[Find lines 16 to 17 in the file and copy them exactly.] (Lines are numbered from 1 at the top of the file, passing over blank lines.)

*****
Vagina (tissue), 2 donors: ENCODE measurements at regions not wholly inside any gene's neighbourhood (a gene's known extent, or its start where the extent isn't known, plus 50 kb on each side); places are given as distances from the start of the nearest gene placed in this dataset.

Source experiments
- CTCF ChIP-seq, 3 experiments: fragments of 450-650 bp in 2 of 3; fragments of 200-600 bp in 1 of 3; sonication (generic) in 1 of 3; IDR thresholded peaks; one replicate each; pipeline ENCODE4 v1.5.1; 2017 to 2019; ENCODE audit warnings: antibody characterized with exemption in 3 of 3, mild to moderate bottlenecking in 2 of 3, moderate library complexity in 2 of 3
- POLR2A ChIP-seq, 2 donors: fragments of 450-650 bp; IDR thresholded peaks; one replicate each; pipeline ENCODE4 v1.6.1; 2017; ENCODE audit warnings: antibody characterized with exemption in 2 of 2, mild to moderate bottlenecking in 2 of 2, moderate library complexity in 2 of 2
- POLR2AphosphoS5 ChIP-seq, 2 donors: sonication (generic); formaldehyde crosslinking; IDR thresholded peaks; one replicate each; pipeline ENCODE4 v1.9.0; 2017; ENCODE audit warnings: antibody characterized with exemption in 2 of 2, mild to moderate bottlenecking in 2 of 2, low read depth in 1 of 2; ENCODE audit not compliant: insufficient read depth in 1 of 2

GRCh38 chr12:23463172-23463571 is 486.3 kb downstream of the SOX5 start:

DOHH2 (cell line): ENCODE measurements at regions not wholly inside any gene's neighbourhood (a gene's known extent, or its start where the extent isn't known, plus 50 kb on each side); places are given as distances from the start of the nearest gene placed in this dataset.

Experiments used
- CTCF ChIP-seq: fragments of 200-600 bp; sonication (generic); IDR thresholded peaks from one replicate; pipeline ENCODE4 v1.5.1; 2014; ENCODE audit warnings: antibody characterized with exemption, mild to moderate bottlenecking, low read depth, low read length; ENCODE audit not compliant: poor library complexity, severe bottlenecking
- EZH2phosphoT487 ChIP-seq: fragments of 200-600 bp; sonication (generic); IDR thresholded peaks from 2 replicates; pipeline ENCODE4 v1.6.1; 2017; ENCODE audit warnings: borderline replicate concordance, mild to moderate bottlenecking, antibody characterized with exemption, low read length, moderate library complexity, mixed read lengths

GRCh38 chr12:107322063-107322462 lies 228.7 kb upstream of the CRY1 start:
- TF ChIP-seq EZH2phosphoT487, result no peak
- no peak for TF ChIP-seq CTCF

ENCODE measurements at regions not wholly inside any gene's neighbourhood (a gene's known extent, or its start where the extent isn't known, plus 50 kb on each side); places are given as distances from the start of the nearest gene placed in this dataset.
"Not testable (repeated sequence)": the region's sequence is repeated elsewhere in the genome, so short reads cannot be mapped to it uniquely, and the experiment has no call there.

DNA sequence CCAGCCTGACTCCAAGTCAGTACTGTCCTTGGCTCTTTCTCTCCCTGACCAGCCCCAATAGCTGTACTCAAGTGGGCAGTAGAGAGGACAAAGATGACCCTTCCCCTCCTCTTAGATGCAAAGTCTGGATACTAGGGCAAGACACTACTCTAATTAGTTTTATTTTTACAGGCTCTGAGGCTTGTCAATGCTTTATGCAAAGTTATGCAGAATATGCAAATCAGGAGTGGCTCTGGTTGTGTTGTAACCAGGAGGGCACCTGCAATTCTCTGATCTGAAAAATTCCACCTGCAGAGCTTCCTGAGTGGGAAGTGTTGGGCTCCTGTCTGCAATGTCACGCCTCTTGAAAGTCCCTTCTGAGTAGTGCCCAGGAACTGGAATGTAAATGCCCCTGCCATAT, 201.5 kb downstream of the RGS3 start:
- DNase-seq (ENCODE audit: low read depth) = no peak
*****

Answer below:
DNA sequence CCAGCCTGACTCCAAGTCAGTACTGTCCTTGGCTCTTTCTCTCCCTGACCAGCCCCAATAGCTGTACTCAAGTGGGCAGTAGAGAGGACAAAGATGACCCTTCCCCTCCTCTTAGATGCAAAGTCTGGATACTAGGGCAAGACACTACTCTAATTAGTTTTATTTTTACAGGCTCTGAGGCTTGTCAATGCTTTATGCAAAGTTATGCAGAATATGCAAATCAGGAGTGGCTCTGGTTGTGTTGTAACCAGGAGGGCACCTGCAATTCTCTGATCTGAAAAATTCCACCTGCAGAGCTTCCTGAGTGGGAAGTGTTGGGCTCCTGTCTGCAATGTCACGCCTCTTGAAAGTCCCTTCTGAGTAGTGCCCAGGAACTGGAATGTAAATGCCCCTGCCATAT, 201.5 kb downstream of the RGS3 start:
- DNase-seq (ENCODE audit: low read depth) = no peak